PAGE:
From left to right: erythrocyte, thrombocyte, leukocyte.
Credit: Electron Microscopy Facility at The National Cancer Institute at Frederick
Journeying through the human body used to exist only in Hollywood fantasies think Fantastic Voyage or Innerspace. Instead of injecting miniaturized humans piloting equally tiny submarines into an unsuspecting person, however, real-life scientists send in specially designed microscopic capsules (nanoparticles) in order to target diseased cells or tissues. Omid Farokhzad, associate professor at Harvard Medical School, and colleagues are developing such nanoparticles packed with cancer-killing drugs to attack tumors while protecting the surrounding healthy tissue. He explains how to send nanoparticles on this journey in just five steps.
Step 1. Get it in blood
The nanoparticle needs to get into the bloodstream in order to circulate the body and find the cancer. Direct options include injections or intravenous hook ups. Indirect methods get them there through the lungs, skin or mouth.
Step 2. Hide it
The human immune system has evolved over tens of thousands of years to recognize and clear foreign objects. This includes viruses, which happen to be around the same size as Farokhzad's synthetic nanoparticles. So, the immune system has to be tricked into thinking that the nanoparticle is native. One way to do this is to engineer the nanoparticle's surface to be hydrophilic, or water-loving, to blend in with the body's natural materials and thus trick the immune system into letting it pass.
Step 3. Find the cancer
Next, the nanoparticle must find its target site: cancerous cells or tissues. Each cell type in the body has a molecular signature on its surface; cancer cells and normal cells have different signatures. In order to get the nanoparticle to recognize the cancer cell's signature, the particle's surface is decorated with molecules that can locate it and bind to only the tumor.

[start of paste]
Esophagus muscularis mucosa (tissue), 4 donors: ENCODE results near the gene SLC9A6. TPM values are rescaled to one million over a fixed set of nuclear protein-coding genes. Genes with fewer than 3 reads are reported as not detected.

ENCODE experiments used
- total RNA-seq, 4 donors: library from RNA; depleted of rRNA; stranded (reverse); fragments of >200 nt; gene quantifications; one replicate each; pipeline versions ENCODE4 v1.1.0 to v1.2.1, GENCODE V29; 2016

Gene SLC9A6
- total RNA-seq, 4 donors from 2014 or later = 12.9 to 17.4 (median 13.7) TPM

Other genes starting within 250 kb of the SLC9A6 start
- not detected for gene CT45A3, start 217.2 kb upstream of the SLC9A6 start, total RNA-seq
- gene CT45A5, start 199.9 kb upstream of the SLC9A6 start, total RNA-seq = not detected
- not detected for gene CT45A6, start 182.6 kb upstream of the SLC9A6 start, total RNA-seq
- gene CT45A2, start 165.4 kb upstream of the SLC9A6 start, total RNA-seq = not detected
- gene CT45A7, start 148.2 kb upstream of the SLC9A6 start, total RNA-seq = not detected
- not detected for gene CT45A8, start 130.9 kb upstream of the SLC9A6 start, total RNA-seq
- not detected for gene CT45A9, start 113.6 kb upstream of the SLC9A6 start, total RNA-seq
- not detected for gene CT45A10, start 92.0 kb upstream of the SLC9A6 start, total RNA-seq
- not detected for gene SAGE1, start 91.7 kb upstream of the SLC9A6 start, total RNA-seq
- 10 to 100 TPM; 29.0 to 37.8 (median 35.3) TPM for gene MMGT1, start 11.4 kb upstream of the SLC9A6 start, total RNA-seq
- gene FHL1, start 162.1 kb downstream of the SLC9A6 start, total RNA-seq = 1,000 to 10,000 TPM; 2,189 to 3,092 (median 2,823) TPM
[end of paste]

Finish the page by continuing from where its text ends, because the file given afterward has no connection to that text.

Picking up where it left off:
Step 4. Enter the cell
Like the Trojan horse delivering its warriors, the nanoparticle has to get inside the cancer cell before it can deliver its chemotherapy drugs. A cell typically recycles its membrane, pulling in proteins from the surface in order to break them down and make new proteins. The nanoparticle takes advantage of this, binding to proteins on the cell's surface, which the cell pulls in as it recycles itself.
Step 5. Release the drugs
Once inside, the nanoparticle must break open in order for the drugs to come into contact with the cancerous cell. The interior of the cell is more acidic than its surroundings, so one option is to design the nanoparticle to degrade when exposed to a certain pH. Or, time capsules can release the medicine after a specific amount of time.
Not just anyone has what it takes to make a nanoparticle, let alone one that can deliver chemotherapies to individual cells in the body. But, a lot of school can help. Farokhzad has a background in molecular biology, medicine and nanotechnology, and his team members come from the biology, chemistry, physics and engineering fields.
And, if the Hollywood version ever comes true, you'll probably also need a submarine pilot.
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